It’s impossible not to dwell on social justice when visiting farmers who sleep on the floor and pee outside. It forces consideration of what constitutes a living wage. Trust is important. People are important. Coffee becomes currency for social change.
The more they learn, the more they adapt their business practices. They spend a ton of money to buy a new roaster that uses 80 percent less natural gas and spits out only a whiff of carbon dioxide. They obsess about waste and recycle like fiends. They seek out vendors who believe, as they do, that profit can’t be the motivator, that people and the planet matter equally to the bottom line. Sustainable, responsible, and low-impact is the only way to do business. Quality coffee, always quality, and making sure that staff are paid well and that the process does the least amount of damage to the planet.
Their roastery becomes a locus for artists and artisans. They house their own letterpress and design artwork to print on the bags and labels for their packaging. They offer space to a young baker to mill his own flour made of ancient grains grown only on the Palouse. There’s a band room for employees to practice in, with guitars and a full drum set. They trade coffee for vinyl. They tithe. They create an ecosystem of connected creators, all doing different things who feed off each other. They try to live their tagline: coffee, culture, meaning.
If you want to try a cup, you can exit Interstate 90 at Post Falls and, after driving past self-storage places, used car lots, and offices of the National Guard on Seltice Way, and drop into DOMA’s Coffee Lab. Scott, Emily, Joey or Zoe will pour water heated to no less than 205 and no more than 208 degrees over coffee that has been roasted fresh and crushed in front of you by a burr grinder. They will fire up the La Marzocco to pull you a shot, or combine it with hot milk for a cortado. They will make you feel welcome, and answer any coffee-related questions.
The space, designed by Hurlen Patano, has leather counter tops, and the back wall is blanketed by a series of tiles from 100-year-old reclaimed wood that was once a mill. A chandelier she made using bike wheels and LED lights illuminates the room.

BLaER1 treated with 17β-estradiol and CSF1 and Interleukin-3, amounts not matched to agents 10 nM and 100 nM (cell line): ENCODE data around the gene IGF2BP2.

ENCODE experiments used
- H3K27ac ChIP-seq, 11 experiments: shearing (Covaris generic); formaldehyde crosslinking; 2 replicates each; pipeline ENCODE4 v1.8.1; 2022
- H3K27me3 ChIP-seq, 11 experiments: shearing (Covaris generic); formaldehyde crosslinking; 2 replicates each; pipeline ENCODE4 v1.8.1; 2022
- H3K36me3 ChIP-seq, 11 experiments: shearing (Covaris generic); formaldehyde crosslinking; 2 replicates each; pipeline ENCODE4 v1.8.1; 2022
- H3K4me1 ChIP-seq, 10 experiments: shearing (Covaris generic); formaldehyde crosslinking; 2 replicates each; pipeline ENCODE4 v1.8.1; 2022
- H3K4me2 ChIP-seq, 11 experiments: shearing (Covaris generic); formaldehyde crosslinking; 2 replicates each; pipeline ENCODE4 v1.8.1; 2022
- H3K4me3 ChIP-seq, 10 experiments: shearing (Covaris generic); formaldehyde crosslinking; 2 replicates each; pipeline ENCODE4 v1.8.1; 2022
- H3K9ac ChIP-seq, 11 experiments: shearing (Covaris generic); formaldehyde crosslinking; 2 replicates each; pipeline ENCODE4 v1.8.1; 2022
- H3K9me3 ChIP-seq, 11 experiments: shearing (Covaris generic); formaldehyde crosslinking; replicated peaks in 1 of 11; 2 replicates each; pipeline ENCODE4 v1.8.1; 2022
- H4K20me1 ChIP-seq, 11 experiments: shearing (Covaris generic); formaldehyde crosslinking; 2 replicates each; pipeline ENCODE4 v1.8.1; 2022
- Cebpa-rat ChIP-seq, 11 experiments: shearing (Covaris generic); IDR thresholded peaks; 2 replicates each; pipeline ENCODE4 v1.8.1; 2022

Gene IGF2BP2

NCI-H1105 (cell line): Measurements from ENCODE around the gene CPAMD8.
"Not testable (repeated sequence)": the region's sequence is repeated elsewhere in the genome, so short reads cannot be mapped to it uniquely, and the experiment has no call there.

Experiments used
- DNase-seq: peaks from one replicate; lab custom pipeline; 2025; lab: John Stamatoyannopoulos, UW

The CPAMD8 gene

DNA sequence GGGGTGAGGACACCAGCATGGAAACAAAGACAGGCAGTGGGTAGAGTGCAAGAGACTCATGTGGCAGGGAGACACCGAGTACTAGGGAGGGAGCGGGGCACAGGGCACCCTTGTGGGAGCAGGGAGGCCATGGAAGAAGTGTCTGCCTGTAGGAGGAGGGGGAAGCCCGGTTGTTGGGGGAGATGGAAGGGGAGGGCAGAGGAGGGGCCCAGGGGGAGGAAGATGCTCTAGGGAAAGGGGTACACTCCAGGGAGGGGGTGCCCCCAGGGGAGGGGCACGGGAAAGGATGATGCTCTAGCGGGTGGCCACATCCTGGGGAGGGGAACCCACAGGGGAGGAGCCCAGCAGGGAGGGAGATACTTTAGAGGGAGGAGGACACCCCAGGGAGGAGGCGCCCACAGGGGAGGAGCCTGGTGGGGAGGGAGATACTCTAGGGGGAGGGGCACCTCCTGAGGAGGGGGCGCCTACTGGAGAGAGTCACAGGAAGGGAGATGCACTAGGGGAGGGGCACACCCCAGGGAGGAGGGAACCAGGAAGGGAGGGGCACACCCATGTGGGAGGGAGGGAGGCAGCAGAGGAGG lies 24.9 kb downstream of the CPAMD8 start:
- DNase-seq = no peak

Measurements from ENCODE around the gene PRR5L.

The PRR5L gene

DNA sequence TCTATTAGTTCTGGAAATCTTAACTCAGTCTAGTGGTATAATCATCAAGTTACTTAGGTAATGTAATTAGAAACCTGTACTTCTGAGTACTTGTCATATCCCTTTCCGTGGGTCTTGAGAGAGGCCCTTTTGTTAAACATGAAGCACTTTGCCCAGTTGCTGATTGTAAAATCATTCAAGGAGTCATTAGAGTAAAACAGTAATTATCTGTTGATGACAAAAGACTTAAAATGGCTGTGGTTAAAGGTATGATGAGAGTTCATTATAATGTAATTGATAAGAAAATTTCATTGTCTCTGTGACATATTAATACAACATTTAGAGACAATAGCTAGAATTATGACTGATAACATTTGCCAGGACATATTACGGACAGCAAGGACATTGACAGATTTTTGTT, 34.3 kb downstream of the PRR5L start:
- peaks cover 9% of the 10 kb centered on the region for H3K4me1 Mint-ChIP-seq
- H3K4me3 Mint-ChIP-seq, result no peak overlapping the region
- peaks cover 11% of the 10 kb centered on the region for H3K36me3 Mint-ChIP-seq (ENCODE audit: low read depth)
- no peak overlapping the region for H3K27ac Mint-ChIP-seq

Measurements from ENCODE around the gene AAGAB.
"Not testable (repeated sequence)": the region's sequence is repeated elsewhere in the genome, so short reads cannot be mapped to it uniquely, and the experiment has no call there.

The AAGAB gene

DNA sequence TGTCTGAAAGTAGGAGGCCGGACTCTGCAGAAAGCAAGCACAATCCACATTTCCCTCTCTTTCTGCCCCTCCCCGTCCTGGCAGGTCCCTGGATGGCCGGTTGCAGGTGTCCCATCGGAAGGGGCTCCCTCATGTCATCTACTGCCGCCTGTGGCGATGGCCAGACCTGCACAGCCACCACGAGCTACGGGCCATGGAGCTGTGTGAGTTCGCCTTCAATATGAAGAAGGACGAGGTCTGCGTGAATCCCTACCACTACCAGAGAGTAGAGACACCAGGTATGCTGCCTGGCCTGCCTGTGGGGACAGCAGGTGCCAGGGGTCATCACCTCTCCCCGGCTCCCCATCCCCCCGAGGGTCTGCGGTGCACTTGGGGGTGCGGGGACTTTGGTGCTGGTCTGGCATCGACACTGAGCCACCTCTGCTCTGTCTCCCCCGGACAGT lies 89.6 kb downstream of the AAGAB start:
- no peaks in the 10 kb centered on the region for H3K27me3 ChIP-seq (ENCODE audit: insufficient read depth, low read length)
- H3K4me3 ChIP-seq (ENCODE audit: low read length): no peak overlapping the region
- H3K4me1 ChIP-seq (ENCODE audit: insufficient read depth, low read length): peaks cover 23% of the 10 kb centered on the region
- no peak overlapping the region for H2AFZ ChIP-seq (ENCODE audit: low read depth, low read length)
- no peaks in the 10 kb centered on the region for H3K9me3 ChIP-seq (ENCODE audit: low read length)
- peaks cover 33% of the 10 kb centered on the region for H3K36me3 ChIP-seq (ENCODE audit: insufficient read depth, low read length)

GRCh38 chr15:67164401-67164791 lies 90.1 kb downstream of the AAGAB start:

You can purchase T-shirts, artisanal chocolate, jam, rishi teas, and brewing accoutrements and snag some free temporary tattoos. Of course, you can buy bags of coffee directly from them, or you can sip it at Lindaman’s Bistro, Revel, Boots Bakery, Rocket Market, Madeleine’s, or in Coeur d’Alene, The Vault. If you want to make it at home, you can purchase freshly roasted beans from Kitchen Engine, Main Market, Rosauers, Yoke’s, Fred Meyer in Spokane or Pilgrim’s Market in Coeur d’Alene.
Each year DOMA produces three seasonal coffee packages for three different coffees, the bags designed and illustrated by local artists. These days they’re offering Winter Wonderland, from beans grown by a dude they like in Guatemala. It carries aromas of lime and caramel, flavors of cherry and toffee, and aftertastes of chocolate and malt.
They’ve also just launched a new blend called Deep, which comes in an artfully designed can of blue sky and lake, and white, white mountains. One dollar from every sale goes to support their newest enthusiasm, a project called Protect Our Winters, or POW.
POW, a collective of companies and hardcore athletes that feel compelled to do something about climate change, includes Patagonia, Clif, and New Belgian Brewing, all companies whose business practices – and products – the Patanos applaud. Terry Patano, for one, is mad about what is happening to the environment and looks for positive ways to channel his pissed-offness. While coffee isn’t sport, it does fuel many of the diehards and dirtbags who like to play outside.
Most of their philanthropy, however, has been local. Through the Kootenai Environmental Alliance, they sponsor Lake City High School’s outdoor studies program, which educates teens about what’s going on. Proceeds from their La Bicicletta blend go to local and regional cycling teams. They’ll do private label coffees as fundraisers and have worked with Lilac City Rollergirls, Friends of the Bluff, Bower Climbing Club, and others. Many of these connections have come about because their friend, Alan Shepherd, owner of the Rocket Market, sits on lots of local boards and is generally enthusiastic about supporting good causes. He ponies up prime shelf space to sell these fund-raising coffees.
While the Patanos have long offered up their own space for coffee-centric events, last month they hosted a poetry reading. Sixty people showed up to hear a couple dozen poets stand next to the Loring “Lucky 13” roaster and read their work. More poetry nights are to come, they say.
They recognize that we need art to live. Last year they funded the purchase of ingredients for Get Lit’s Pie and Whiskey event, where a dozen writers read short pieces about pie and/or whiskey and more than 300 audience members got a shot of booze and a slice of heaven.
And they appreciate fine whiskey. For the holidays, they have produced a unique barrel-aged whiskey coffee. Their friends at Dry Fly gave them empty casks to use to age coffee beans. The coffee becomes infused with the flavor and aroma of the whiskey and is then roasted and canned for freshness. You get all the goodies of top-shelf whiskey – well, almost all, there’s no alcohol – without the nasty hangover.